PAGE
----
Health

Simple Ways To Deal With Menstrual Cramps

Shikha Batra
11 to 16 years

Created by Shikha Batra
Updated on Jul 18, 2020

Simple Ways To Deal With Menstrual Cramps
Reviewed by Expert panel

Ahh..! That monthly annoying cycle pain is back again! Sometimes it is dull while it could be extreme at other times that one could hardly get out of bed. This pain is real and uncomfortable. It is a secret of the arrival of period or menstruation, which is normal vaginal bleeding that happens as part of a woman's monthly cycle.

What a woman is experiencing is menstrual cramping or dysmenorrhea (which is the medical term for menstrual cramps) which is caused by uterine contractions and occur just before and/or during their menstrual periods. It can last for one or two to several days in some cases. This pain might also be felt during the middle of the cycle i.e. during ovulation. Menstrual cramps usually are felt in the lower abdomen. The pain may sometimes even radiate towards the lower back and upper thighs. It could sometimes be severe enough to interfere with daily activities.

What are the causes of menstrual cramping?

Menstrual cramps can be primary or secondary. Primary cramping or dysmenorrhea is the pain caused due to excess of prostaglandins which are the compounds that are released from the uterine lining as it prepares to be shed.

While secondary dysmenorrhea could be caused due to another underlying root cause such as a health condition like endometriosis which is a painful disorder in which tissue that normally lines the uterus grows outside the uterine cavity. 

This tissue could grow on ovaries, bowel and tissues lining the pelvis. This tissue trapped in pelvis could cause many symptoms including severe pain during periods. There could be other causes for secondary dysmenorrhea as well such as adenomyosis, uterine fibroids, cervical stenosis or pelvic inflammatory disease which is an infection in the woman's reproductive organs.

What are the symptoms of menstrual cramping?

The symptoms of menstrual cramping include :

  • Throbbing or cramping pain in the lower abdomen

  • Pain in thighs and lower back

  • Nausea

  • Vomiting

  • Loose stools

  • Headache

  • Dizziness

  • Fatigue

When should one see a doctor?

If one has painful menstrual cramps that are severe and are getting worse over time (over 2 or 3 months) it could be a red flag. Besides if it is paired with excessive bleeding, fever and suddenly feels worse and uncomfortable than what has been experienced at previous times then it's time to see your doctor. 

Ask yourself these questions and if the answer is a 'Yes', one should consider consulting a doctor-

  • Are these cramps interfering with my daily life?

  • Do they last for more than two days?

  • Do I have cramps on occasions other than during my period?

  • Have I noticed a change in how these menstrual cramps feel over time?

  • Are these cramps often accompanied by heavy bleeding or clotting?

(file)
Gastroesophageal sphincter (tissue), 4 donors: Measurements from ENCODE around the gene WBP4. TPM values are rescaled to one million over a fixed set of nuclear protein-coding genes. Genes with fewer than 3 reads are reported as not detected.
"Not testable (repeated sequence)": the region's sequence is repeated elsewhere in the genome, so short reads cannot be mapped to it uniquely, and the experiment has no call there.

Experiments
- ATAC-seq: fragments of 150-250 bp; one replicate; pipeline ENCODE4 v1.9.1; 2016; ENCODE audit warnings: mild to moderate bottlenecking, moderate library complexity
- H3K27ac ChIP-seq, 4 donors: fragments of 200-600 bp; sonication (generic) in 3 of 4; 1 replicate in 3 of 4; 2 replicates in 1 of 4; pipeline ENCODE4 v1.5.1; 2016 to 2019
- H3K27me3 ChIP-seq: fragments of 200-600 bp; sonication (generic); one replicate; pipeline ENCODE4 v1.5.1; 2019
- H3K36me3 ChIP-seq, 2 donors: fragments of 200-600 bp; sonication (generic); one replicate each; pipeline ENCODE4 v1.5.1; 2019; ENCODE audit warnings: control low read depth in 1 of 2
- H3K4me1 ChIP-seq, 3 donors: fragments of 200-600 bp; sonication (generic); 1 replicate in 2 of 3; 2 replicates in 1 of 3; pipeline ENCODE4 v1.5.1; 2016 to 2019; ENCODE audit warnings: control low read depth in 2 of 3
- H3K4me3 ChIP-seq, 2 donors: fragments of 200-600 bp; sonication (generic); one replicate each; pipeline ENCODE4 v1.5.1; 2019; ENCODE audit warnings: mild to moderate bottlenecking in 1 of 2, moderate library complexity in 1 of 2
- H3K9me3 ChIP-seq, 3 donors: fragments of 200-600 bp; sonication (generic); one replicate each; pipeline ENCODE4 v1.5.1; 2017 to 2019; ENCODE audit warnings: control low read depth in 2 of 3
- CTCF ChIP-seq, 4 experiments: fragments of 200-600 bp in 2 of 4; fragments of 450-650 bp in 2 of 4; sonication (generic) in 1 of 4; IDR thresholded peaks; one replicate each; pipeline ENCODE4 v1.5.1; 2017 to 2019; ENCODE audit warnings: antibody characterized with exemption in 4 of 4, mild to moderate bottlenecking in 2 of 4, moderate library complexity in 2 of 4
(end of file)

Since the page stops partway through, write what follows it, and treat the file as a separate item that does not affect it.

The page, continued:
• Is there no relief in pain caused by menstrual cramps from over-the-counter pain medication?

The doctor might review the medical history and perform a physical exam including a pelvic exam and/or a Pap test. They might recommend additional tests such as an ultrasound, a CT scan and a gynaecological laparoscopy to confirm a diagnosis. 

How to deal with menstrual cramping?

There are many ways that can help ease these cramps:

  • Over-the-counter pain medicines are available which can be taken only after consulting your doctor.

  • Putting a heating pad on your stomach or lower back where it is aching might give relief.

  • Regular exercise also helps in relieving pain by increasing blood circulation and easing stress.

  • Having a hot bath might relax you and give a soothing feeling by easing out stress.

  • Manage stress by doing yoga, breathing exercise and pamper yourself.

  • Take ample rest.

  • Taking a healthy diet by adding more of fibre in your diet by increasing consumption of salads and fruits might be an efficient way of dealing with bloating which is another cause for cramps.

  • Having an orgasm eases out the pain.

  • Acupressure and acupuncture using essential oils might relieve pain during cramps.

  • Take hot drinks like a cup of green tea.

  • Hormonal birth control methods such as oral contraceptives might be advised by your doctor to reduce pain.

  • Take supplements such as certain vitamins like vitamin B1 and B6, fish oil, omega 3 fatty acids, magnesium, fenugreek etc.

Menstrual cramps may feel a different or unique experience for every woman. They could be a constant dull ache or occasional shooting pains or anything in between. These cramps might lessen with age for some while there may be other women who might have never experienced period cramps. The pain may stop entirely for some if a woman has a baby. While for others these cramps can get in the way of their regular activities and make this time of the month an uncomfortable one for them.

Most women are afraid to speak to their doctor about their cramps due to 'periods' being a tabooed subject. If a woman has severe menstrual cramps, a visit to the doctor is the best way to determine the exact underlying cause for the same.

This content has been checked & validated by Doctors and Experts of the parentune Expert panel. Our panel consists of Neonatologist, Gynecologist, Peadiatrician, Nutritionist, Child Counselor, Education & Learning Expert, Physiotherapist, Learning disability Expert and Developmental Pead.

 

 

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